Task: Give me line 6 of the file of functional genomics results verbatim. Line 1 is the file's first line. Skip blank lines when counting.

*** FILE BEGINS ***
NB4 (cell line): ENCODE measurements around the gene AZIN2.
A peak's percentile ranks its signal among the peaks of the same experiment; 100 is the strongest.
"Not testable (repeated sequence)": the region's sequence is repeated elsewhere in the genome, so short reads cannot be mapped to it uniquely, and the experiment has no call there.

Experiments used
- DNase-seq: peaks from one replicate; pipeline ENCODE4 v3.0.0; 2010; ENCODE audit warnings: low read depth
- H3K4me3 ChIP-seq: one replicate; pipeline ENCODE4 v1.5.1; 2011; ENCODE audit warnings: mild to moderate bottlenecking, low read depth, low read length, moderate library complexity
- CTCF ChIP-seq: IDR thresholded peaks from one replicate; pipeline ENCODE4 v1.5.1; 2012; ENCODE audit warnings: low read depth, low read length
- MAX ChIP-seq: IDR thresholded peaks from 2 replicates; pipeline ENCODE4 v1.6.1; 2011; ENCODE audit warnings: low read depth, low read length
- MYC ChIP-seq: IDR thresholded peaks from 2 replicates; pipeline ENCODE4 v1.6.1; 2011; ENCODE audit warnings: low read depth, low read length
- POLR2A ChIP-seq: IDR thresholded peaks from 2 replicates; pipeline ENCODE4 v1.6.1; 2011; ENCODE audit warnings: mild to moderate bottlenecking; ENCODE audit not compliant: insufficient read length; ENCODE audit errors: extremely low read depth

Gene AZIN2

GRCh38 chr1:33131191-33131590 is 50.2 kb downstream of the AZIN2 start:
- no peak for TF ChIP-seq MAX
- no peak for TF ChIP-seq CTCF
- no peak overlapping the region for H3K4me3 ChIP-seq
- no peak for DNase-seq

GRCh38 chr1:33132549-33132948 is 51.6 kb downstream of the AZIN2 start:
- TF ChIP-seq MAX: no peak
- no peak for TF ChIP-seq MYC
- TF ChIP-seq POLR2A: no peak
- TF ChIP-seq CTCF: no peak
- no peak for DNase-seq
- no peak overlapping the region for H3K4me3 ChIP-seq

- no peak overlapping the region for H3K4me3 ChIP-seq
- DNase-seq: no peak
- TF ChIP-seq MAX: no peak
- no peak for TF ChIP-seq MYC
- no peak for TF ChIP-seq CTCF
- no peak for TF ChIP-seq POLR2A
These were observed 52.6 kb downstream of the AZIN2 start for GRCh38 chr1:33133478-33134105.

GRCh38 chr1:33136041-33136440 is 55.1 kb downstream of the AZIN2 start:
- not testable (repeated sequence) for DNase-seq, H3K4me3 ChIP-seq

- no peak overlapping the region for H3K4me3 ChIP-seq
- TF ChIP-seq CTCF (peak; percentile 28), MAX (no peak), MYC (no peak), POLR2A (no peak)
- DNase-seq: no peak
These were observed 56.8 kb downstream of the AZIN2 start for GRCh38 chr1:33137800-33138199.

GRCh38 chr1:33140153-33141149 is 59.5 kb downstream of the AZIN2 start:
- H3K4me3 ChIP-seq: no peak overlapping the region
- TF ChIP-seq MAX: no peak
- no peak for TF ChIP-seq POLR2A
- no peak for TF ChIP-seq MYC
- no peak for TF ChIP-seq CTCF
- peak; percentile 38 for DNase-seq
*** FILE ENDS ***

- H3K4me3 ChIP-seq: one replicate; pipeline ENCODE4 v1.5.1; 2011; ENCODE audit warnings: mild to moderate bottlenecking, low read depth, low read length, moderate library complexity